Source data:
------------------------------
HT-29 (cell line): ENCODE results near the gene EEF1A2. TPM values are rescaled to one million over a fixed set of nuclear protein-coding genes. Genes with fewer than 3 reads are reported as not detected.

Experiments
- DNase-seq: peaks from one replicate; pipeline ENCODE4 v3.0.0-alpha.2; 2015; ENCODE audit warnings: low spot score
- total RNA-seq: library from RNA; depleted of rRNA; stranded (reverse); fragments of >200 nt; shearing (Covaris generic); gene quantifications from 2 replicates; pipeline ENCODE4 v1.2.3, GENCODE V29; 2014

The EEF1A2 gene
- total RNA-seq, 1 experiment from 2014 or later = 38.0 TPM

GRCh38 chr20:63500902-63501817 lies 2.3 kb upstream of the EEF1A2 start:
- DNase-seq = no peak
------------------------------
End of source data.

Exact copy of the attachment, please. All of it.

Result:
HT-29 (cell line): ENCODE results near the gene EEF1A2. TPM values are rescaled to one million over a fixed set of nuclear protein-coding genes. Genes with fewer than 3 reads are reported as not detected.

Experiments
- DNase-seq: peaks from one replicate; pipeline ENCODE4 v3.0.0-alpha.2; 2015; ENCODE audit warnings: low spot score
- total RNA-seq: library from RNA; depleted of rRNA; stranded (reverse); fragments of >200 nt; shearing (Covaris generic); gene quantifications from 2 replicates; pipeline ENCODE4 v1.2.3, GENCODE V29; 2014

The EEF1A2 gene
- total RNA-seq, 1 experiment from 2014 or later = 38.0 TPM

GRCh38 chr20:63500902-63501817 lies 2.3 kb upstream of the EEF1A2 start:
- DNase-seq = no peak